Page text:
One year has now passed since the sudden spread of the pandemic first prompted a sharp fall in stock markets, including REITs. These 12 months have seen high levels of volatility and sharp swings in sentiment. This period divides fairly cleanly into three segments: the initial downturn last February and March; stabilization from April through November; and the post-vaccine world from November to today.
Let’s examine these phases of the market’s reaction to the pandemic, as they contain hints about risks and opportunities in the year ahead:
No sector was spared in the initial downdraft
The first month of the pandemic saw one of the most sudden and steep stock market declines in memory. The FTSE Nareit All Equity REITs index had a total return of 41.9% from Feb 21, 2020 to Mar 23. Every property sector was down 25% or more, and the broader equity market (as measured by the Russell 1000) lost one-third of its value (table, center column).
The near-total shutdown of large swaths of the U.S. economy during these early weeks had no historical precedent, and these market declines were driven by fears of how the economy—corporations, households, banks, property owners—would survive the sudden cutoff of cash flows.
Stabilization in the spring and summer was also broad-based
It quickly became apparent, however, that many forms of economic activity could safely be carried out either with appropriate social distancing, or online—who knew about Zoom before last March? The spring and summer saw a stabilization of the underlying economy, as job losses stopped as suddenly as they had started, and online commerce and next-day delivery replaced many forms of in-person business activity.
Share prices rose by double-digits across all property sectors during this stabilization period. Gains were not evenly spread, however, and some sectors began to emerge as clear winners from the shift of economic activity to the digital realm.
Among the market leaders were data centers and infrastructure REITs, which own facilities that house servers that host web pages and process digital communications, and the cell towers that transmit both voice and data messages. Data centers and infrastructure REITs had total returns of 53.5% at 39.7%, respectively, from March 23 to early November. Industrial REITs, which own logistics facilities used for delivering goods bought on the internet, had a total return of 58.6% over this period. These sectors, along with self storage, had fully recovered from the initial downturn and were back to pre-crisis levels or were in positive territory by November.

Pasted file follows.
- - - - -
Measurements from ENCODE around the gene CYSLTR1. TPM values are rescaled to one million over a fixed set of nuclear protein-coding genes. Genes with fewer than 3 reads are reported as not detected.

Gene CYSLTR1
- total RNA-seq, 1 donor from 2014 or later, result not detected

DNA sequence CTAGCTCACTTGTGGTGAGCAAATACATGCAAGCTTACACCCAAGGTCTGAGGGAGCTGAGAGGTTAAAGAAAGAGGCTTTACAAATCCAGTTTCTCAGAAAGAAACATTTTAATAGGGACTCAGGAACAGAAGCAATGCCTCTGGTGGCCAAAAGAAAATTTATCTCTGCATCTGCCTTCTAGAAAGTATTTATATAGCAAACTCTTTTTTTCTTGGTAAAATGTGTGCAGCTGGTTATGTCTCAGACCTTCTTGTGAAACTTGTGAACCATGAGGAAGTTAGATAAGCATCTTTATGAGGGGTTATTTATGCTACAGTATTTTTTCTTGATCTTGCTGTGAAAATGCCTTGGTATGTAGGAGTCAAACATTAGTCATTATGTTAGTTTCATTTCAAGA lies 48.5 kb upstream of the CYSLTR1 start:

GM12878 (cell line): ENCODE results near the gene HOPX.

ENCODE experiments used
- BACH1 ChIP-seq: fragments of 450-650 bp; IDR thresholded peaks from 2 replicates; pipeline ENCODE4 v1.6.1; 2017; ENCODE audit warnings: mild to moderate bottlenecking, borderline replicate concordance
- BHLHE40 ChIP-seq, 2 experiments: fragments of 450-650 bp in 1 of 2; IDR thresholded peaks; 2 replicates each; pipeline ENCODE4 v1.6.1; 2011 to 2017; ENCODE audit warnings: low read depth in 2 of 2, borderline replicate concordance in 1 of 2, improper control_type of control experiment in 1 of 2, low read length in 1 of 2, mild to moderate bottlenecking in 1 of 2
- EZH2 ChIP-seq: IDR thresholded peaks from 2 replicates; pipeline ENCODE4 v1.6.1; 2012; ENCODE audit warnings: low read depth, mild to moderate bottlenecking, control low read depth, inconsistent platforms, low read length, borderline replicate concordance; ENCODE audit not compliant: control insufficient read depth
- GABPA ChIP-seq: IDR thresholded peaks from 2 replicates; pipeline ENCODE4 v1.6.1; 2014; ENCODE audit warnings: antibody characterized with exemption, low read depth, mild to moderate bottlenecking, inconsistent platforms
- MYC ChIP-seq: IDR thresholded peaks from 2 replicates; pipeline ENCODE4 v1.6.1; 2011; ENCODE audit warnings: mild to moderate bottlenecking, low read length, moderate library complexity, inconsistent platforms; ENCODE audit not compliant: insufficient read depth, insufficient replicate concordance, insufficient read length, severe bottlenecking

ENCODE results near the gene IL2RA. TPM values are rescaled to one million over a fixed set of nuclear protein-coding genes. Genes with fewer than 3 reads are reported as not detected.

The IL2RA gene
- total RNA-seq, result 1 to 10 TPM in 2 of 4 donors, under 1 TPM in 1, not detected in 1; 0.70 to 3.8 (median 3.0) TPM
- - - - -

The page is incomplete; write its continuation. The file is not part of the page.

Other sectors, however, had only a partial recovery during this period. The rebound in share prices still left the retail and lodging/resort sectors, and home financing mREITs, more than 40% below their pre-pandemic levels. Between the two extremes of the digitally-oriented REITs and the retail and lodging sectors, other property types had posted a partial recovery as of last fall.
Vaccines give new hope
The success of more than one vaccine in preventing new COVID-19 infections, and especially in reducing severe cases requiring hospitalization and causing deaths, has signaled a possible end to the pandemic in the not-too-distant future. The property sectors that had lagged during the initial stabilization period benefitted disproportionately from this good news. Lodging/resort REITs posted a 72.3% total return from Nov 8, 2020 to Feb. 19, 2021, while retail REITs had a 45.7% return—including 77.1% for regional malls and 67.3% for shopping centers. Most other sectors enjoyed double-digit returns, although data centers and infrastructure REITs declined and industrial REITs were little changed.
The year ahead still holds upside potential
The rebound of lodging/resorts and retail on the vaccine news brought these sectors much closer to pre-pandemic levels, with total returns of -6.1% and -16.7% (right column of table), respectively, since the pandemic began. This highlights that several other property sectors appear to have upside potential as the pandemic winds down. Office REITs (total return of -23.1%), diversified REITs (-24.1%), and residential REITs (-12.6%) displayed solid operating performance and sound market fundamentals prior to the pandemic disruption. While there are lingering concerns about potential long-term impact of work-from-home, these sectors are likely to continue to recover in the year ahead, and may hold an attractive risk-reward potential.